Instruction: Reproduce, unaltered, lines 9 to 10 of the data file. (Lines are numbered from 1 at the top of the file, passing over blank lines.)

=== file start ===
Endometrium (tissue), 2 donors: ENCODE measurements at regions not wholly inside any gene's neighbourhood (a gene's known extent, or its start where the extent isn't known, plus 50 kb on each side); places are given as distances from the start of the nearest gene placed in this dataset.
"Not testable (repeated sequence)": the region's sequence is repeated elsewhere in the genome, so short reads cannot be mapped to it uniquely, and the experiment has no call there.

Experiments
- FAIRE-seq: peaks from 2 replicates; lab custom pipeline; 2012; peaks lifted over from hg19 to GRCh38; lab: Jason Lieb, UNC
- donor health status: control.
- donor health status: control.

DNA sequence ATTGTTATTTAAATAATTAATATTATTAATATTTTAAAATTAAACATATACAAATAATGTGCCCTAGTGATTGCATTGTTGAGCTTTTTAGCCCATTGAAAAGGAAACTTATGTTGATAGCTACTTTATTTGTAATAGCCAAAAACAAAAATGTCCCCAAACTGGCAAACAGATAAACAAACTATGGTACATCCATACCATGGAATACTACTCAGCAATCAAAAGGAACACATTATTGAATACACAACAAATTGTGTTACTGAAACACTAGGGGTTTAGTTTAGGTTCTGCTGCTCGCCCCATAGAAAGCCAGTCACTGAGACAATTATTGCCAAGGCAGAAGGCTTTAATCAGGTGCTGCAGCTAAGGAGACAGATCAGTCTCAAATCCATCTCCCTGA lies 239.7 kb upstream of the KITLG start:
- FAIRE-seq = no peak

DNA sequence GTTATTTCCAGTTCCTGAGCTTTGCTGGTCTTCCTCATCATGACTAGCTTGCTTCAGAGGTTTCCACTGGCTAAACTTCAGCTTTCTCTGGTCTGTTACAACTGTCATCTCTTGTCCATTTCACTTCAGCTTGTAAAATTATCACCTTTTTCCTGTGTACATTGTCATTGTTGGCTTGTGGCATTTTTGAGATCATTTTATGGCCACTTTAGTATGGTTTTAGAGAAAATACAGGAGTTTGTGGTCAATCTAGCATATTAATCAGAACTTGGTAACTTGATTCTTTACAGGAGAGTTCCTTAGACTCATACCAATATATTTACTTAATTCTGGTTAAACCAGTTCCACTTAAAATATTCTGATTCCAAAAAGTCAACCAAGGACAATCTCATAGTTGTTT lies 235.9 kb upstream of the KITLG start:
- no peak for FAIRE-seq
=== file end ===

DNA sequence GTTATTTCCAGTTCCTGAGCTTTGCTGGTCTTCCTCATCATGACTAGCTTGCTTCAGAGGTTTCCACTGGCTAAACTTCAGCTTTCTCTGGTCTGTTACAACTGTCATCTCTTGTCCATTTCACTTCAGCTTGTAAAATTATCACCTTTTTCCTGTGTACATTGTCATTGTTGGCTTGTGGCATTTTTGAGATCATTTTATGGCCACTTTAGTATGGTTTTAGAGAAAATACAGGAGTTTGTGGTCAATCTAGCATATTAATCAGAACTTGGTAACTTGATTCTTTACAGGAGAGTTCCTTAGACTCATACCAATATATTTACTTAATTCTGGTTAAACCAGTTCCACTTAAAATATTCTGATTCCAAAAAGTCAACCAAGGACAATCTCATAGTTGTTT lies 235.9 kb upstream of the KITLG start:
- no peak for FAIRE-seq